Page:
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Thursday, 24 September 2020


Privacy questions must be addressed before NHSX contact-tracing app roll-out

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AMNESTY International has written to the Health Secretary Matt Hancock setting out key principles to inform the UK Government’s decision about any proposed nationwide roll-out of the current choice of COVID-19 contact-tracing app.

Since 5 May, the NHSX app has been offered to people in the Isle of Wight but this experiment has led to widespread ethical and practical questions about the chosen system.

Amnesty is warning that there are still key issues that need to be addressed head-on if this is the contact tracing app the UK Government wishes to roll out across England by the end of May.

Kate Allen, Amnesty International UK Director, said:

“We all want to do everything we can to beat this virus, but as we’ve said before, our privacy must not become another casualty of the crisis – a Government decision-making approach to this app that incorporates key human rights principles can ensure that does not happen.

“We are certainly not trying to discourage people from using the app, but rather encouraging the UK Government to answer important questions about its approach at this crucial moment.

“Very important concerns around the current choice to adopt a centralised model, and issues like accessibility and transparency, still remain unanswered.

“As the UK Government prepares to roll the app out across England, it is critical that these are addressed so that people can properly understand what is being proposed and why. ”

Amnesty has highlighted seven key principles that should guide the government’s decisions before a full roll-out of any contact tracing app.

1. Consent and transparency

Any individual decision to download and use it must be entirely voluntary and the full source code underlying the app should be available for scrutiny.

2. Limited purpose

All data collection must be restricted to controlling the spread of COVID-19 and it should not be used for any other purpose – including law enforcement, national security or immigration control. It must also not be made available to any third party or for commercial use.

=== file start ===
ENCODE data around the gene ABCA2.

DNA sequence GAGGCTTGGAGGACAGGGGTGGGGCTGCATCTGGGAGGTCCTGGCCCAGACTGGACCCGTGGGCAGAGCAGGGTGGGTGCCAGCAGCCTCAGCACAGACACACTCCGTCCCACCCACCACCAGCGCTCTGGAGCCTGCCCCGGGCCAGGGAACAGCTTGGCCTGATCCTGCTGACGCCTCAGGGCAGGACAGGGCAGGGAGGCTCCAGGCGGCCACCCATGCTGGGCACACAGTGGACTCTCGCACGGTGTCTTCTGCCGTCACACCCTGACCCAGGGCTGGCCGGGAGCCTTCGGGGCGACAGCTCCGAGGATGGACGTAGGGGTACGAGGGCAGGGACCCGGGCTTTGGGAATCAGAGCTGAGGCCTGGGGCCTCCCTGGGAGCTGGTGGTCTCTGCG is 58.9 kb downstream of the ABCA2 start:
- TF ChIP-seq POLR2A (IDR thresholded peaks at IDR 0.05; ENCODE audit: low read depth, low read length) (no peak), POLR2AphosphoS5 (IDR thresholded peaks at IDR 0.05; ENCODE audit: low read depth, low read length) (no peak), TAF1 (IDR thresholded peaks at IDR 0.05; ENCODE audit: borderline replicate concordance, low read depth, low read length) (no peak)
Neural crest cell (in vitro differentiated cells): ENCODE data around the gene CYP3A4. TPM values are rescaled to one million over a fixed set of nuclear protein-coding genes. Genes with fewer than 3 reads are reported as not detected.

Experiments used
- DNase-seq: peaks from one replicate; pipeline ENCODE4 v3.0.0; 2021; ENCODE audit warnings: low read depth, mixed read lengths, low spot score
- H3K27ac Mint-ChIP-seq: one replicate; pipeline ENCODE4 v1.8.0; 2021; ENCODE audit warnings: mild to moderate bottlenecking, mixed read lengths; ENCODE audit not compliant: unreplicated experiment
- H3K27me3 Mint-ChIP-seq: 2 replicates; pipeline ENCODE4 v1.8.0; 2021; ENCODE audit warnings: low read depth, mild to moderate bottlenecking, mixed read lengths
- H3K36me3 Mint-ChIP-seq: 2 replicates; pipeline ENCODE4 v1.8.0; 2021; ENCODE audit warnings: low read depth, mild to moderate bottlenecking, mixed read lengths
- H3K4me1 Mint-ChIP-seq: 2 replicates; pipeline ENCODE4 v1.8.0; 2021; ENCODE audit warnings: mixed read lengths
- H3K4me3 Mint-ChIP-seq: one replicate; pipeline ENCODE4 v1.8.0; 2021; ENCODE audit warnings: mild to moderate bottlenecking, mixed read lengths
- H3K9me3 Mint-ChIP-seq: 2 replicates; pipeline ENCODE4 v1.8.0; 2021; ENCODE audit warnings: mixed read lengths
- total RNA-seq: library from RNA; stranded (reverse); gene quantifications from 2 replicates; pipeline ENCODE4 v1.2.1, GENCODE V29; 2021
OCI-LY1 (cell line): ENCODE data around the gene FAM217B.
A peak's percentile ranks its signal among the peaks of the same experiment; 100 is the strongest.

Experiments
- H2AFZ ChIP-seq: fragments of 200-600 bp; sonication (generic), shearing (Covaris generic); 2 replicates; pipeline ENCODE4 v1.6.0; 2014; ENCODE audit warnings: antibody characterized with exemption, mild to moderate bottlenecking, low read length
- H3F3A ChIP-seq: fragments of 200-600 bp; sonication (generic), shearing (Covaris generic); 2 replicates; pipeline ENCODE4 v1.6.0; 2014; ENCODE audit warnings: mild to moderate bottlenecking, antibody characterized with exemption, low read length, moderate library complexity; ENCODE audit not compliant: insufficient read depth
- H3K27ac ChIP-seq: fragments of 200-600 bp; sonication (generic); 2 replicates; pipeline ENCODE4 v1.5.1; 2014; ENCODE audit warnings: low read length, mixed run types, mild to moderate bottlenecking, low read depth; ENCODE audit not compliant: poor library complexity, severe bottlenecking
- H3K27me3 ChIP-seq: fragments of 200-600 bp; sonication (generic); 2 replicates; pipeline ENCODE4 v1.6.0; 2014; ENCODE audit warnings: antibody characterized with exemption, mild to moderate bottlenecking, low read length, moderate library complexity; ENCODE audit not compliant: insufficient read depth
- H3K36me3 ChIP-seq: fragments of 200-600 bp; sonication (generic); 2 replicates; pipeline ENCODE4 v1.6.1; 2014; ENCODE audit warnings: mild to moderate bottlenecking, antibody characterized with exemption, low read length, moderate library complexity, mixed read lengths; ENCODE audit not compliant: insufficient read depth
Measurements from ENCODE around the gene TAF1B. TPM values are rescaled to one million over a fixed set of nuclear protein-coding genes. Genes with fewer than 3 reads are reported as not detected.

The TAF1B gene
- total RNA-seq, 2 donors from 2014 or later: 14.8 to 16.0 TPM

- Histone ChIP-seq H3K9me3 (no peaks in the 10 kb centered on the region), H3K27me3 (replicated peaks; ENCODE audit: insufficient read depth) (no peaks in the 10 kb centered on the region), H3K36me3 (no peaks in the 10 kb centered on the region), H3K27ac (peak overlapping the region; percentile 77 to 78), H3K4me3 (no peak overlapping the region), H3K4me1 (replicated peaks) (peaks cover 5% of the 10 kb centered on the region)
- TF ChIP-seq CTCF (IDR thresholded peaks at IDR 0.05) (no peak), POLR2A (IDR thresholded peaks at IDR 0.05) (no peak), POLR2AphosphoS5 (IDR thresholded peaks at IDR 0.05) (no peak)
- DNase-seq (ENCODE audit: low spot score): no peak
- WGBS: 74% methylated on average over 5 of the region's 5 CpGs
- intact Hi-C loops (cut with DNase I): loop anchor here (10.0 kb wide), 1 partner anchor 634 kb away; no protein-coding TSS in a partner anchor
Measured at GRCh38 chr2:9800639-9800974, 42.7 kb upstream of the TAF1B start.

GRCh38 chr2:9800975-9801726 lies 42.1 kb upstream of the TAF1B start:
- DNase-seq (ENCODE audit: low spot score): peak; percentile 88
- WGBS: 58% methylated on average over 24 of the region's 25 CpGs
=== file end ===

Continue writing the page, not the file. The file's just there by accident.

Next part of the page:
3. Anonymity

There must be transparent scientific proof that it is impossible for collected data to be de-anonymised, including through combination with other data sets.

4. Privacy and data protection by design

The app must be in line with GDPR and the UK’s data protection laws, with privacy at the forefront. Data collected must be the minimum possible, and securely stored.

5. Independent expert oversight

The app and collection and use of data must be independently overseen by a regulator empowered to enforce its decisions.

6. Time limits

The data and app must be subject to mandatory time-bound deletion and/or deleted as soon as practicable after serving their declared purpose.

7. Equality and non-discrimination

The collection and use of data through the app must not impact disproportionately on any individual as a result of their particular statuses, such as socioeconomic or immigration position, age or ethnic origins. Moreover, its benefits should be equally accessible to all, accounting for differentiated access to smartphones and similar.

Amnesty is urging the UK Government to set out as a matter of urgency how the current contact-tracing app meets these principles.

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